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by Susan Jeffers
St. Martin's Press, 2003
Review by David M. Wolf, M.A. on Nov 14th 2003

Embracing Uncertainty

For busy professionals, overworked parents, the over-stressed and the worried, and everyone else who cannot find time to study and experience the wisdom of eastern traditions, Susan Jeffers has intelligently woven the best of those insights into Embracing Uncertainty. She has also provided nearly fifty exercises to make the learning practical and long lasting. She's unabashed about "spiritual" growth as a part of her message; she is as enthusiastic in her style and presentation as you might expect from the author of the best-selling Feel the Fear and Do it Anyway.

  The book gets stronger later, not sooner. In fact, it stumbles just a bit getting out the gate. Jeffers seems unsure at first, and downright ingenuous about a few things, saying, without laughter, that "the only thing certain is that life is uncertain," and "so on and on" (like Kurt Vonnegut does in Breakfast of Champions), and even believing for part of a chapter that she's uncovered a new method for coping in, "I won't think about that today, I'll think about it tomorrow," seemingly without the least awareness that she's just been quoting Scarlett O'Hara in Margaret Mitchell's Gone With the Wind.

  But no matter! Scarlett was on to something no doubt, and Jeffers mixes and matches any idea she finds sufficiently delectable, takes even the most dauntingly profound, intellectually difficult wisdom and expresses it in language both accessible and plain. That in itself is well worth the reader's investments of time and the purchase price. And there is a great deal more.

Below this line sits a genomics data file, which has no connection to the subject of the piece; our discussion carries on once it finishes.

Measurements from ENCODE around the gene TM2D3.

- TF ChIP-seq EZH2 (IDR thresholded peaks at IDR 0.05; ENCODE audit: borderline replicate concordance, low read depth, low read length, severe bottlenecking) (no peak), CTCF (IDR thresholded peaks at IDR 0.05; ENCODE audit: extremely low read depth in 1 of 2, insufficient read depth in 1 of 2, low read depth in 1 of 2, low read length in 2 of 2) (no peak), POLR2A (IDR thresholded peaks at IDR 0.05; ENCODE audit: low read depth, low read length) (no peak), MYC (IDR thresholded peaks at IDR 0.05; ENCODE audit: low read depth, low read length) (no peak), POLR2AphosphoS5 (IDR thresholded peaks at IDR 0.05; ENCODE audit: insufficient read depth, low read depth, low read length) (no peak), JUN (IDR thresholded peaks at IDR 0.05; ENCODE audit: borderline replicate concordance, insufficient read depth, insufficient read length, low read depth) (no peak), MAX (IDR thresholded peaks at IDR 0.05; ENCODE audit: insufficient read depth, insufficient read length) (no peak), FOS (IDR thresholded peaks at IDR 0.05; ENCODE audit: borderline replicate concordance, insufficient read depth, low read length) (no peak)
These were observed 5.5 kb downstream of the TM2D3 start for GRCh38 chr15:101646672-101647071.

With warmth and increasing command after the first two chapters, Jeffers explores how to live well in a "maybe" world by coming to terms with our "attachments" and by letting go of the many rigid ideas that dominate life in our culture. She talks about her heroes and, drawing on the work of one of them, Victor Frankl the famous death-camp survivor, author, and therapist, offers a long list of ways to enrich life with meaning and purpose. In fact, if one were to press the question, "How do I embrace uncertainty, Dr. Jeffers?" her most essential reply is, "Find your meaning and purpose."

  Find meaning and purpose and put them fully to work--that's the spirit of this book. The exercises are not an after thought, but the meat and potatoes (vegans should use a better metaphor) of every chapter throughout. Jeffers designed this work to be read and used over and over again, and this reviewer gets the impression she knows her readers well and has their real interests very much in her mind and her commitments.

  Good heart is a quality too often missing (or faked) in today's writing, and it's a welcome thing to find it displayed consistently and vibrantly in Embracing Uncertainty. One of Jeffers rules is to live "without expectations," but it just might be true that readers who buy this book can expect, in the end, to have a new friend, one who offers authentic insights for transformed living. You can find her website at susanjeffers.com.

 

© 2003 David Wolf 

David M. Wolf, M.A. studied philosophy of science for the M.A. with Prof. David Hawkins at the University of Colorado, Boulder, and also read advanced philosophy at Trinity College Dublin. His undergraduate education in Philosophy was guided by Prof. Mason Gross. Wolf is certified in philosophic counseling with the American Philosophic Practitioners Assoc. and earns his living in management consulting, where he is distinguished in writing strategic plans and advising in organization development and career counseling.